Gutwreching. That is how Don Bolger described his reaction to witnessing the destruction left in the wake of the May 10 tornado in Newton County.
That is how Don Bolger described his reaction to witnessing the destruction left in the wake of the May 10 tornado in Newton County.
“To walk up and see a home, and there is nothing there, it’s gutwrenching,” Bolger said.
Bolger is an external affairs field specialist with the Federal Emergency Management Agency, and he said FEMA’s role now that the tornado has been declared a federal disaster is to encourage those affected to register.
The ways to register for FEMA assistance are by logging on to www.fema.gov, and on the main page there is a link at the top that reads, “apply for assistance.”
“Click that link, and it is a very simple process,” Bolger said. “Fill everything out right there, and you can track your application online. Once you are in the system, you can go back a day or two later and it can tell you everything that is there.”
A person can also register by telephone by calling 1-800-621-FEMA (3362). FEMA will give callers a PIN number, which they can use to track their application online.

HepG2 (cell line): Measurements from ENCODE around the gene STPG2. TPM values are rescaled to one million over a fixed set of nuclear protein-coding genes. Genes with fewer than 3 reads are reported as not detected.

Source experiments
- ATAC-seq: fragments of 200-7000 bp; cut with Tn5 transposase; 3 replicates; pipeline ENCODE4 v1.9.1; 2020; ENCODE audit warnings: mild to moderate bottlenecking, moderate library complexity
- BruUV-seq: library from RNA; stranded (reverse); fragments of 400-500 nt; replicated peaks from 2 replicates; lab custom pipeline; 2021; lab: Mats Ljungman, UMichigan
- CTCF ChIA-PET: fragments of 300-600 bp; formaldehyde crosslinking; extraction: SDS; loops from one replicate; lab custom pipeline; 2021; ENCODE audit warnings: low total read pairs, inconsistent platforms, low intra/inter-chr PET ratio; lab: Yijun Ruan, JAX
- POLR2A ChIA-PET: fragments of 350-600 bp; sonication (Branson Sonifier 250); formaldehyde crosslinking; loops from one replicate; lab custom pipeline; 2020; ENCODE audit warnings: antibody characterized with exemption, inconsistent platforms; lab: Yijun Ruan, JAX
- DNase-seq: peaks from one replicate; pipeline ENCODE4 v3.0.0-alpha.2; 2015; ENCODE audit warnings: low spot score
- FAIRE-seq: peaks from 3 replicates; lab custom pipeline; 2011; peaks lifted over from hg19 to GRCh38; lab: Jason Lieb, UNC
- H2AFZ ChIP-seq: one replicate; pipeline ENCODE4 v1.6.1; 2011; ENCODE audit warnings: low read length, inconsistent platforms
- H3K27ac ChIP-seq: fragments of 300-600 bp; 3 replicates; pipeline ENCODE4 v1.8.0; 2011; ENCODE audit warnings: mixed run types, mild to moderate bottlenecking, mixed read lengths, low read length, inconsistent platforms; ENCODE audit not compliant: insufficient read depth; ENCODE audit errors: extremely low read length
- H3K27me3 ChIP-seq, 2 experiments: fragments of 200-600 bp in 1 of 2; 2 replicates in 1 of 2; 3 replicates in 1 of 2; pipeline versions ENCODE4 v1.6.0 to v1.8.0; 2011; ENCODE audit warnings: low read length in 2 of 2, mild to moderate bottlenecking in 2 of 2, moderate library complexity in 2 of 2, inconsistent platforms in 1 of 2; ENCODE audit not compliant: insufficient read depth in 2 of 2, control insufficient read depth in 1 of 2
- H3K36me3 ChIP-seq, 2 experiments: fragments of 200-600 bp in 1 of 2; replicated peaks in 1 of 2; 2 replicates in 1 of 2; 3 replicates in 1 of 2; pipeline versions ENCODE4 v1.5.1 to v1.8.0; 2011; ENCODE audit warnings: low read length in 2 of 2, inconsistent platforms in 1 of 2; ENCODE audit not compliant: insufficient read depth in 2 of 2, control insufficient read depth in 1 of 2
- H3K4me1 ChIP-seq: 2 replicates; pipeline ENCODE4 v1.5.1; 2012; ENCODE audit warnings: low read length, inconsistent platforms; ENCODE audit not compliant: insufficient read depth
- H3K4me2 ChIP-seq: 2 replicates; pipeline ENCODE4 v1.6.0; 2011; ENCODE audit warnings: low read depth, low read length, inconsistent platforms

“There is assistance to get your home back to where it is livable,” said Bolger of what FEMA can provide. “It is not money that is there to return to your home to the original condition before the tornado hit. It is money to make the home sanitary and livable. It is all based on insurance. You need to talk with your insurance company, find out your coverage, and go ahead and register with FEMA at the same time. You will then be able to determine what assistance you will be available for from FEMA based on your insurance.
“If your insurance is covering everything, and picking up the cost of all the damage, there is no need for FEMA. And we are finding that in some cases, and that is a good thing. But, if your home was totally destroyed, you may still need other assistance, or if you have been displaced from your home and living in an apartment or hotel, there is FEMA money available.”
Bolger said FEMA could also help with medical cost or unemployment issues related to the May 10 storm.
“Every household is different,” he said. “Every homeowner’s troubles are different. The best thing to do is to get online and register with FEMA and see what you are eligible for.”
Bolger is one of several FEMA agents in Newton County assisting the victims of the storm.
The group is working out of the joint field office in Jefferson City, which has been operating since the ice storm this winter and the floods this spring.
“Missouri has had its fair share of weather-related disasters,” Bolger said. “Mother Nature’s fury is unbelievable.”
Neosho Daily News